3. Add JS Once you know how to style your HTML output you can try to add some logic to it. JS is a programming language that is used to add logic to your HTML output. It is the heart of the web and basically everthing that you see on the web today is made using javascript. Some people will argue that JS is a rather complex language to learn but to people new to the concept of programming I think this doesn't matter, as everthing will be new to you anyway.

Once you did these three steps you should have a basic feeling on how the web and programming works. You will not be a master, not a hacker or a big data analyst, but from here its easier for you to discover what brings you joy and what you would like to focus on learning. Again, the concepts are always the same, you might need to learn a new language or you might want to look into desktop applications. Key is to test new things and see if you like them. If you don't, then learn something else, but don't give up, because there will be a point where you will be able to do everything you want to do.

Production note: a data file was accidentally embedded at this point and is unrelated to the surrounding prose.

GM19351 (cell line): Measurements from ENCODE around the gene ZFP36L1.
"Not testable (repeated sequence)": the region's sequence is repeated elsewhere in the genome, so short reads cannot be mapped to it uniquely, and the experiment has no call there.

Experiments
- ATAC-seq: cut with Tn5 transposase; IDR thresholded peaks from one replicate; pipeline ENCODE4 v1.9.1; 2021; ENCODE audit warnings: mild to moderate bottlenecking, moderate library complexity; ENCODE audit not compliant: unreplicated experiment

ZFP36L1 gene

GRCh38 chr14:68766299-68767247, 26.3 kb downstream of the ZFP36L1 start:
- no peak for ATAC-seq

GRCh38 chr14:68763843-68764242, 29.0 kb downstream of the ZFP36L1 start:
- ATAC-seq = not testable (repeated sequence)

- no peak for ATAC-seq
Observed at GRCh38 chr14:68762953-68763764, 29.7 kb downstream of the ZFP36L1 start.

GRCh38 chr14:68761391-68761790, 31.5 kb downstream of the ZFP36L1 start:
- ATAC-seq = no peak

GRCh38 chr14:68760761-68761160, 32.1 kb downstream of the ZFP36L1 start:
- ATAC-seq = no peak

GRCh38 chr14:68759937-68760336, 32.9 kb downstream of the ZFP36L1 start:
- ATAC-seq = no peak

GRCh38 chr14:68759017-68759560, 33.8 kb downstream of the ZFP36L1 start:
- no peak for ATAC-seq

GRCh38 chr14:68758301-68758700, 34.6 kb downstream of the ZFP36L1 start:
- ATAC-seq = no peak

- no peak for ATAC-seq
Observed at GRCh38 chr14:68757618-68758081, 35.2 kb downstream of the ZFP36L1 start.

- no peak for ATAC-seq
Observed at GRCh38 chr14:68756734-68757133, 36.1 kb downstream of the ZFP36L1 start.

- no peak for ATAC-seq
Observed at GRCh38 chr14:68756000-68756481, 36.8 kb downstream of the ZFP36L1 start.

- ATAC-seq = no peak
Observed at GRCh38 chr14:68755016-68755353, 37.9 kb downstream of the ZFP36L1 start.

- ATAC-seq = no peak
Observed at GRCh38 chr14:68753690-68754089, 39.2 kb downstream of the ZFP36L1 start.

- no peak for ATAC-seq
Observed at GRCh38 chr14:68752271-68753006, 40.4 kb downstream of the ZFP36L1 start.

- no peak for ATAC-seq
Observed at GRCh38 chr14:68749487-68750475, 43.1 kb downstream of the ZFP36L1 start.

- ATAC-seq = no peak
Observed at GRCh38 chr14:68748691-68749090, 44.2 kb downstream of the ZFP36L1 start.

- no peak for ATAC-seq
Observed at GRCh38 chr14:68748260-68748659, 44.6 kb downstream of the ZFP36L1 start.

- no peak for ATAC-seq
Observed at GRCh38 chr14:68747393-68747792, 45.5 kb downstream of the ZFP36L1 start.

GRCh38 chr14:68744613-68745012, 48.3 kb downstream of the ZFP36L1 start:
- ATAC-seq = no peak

Sources I recommend

Coding Train - He is a great teacher and helped me a lot in my learning curve. His courses are fun to watch and he is very good at explaining things. He gives a good understanding of what it is like to be a programmer, because he sometimes encounteres some problems that he fixes on camera instead of polishing it up for the viewer. This doesn't set wrong expectations. Definately worth watching.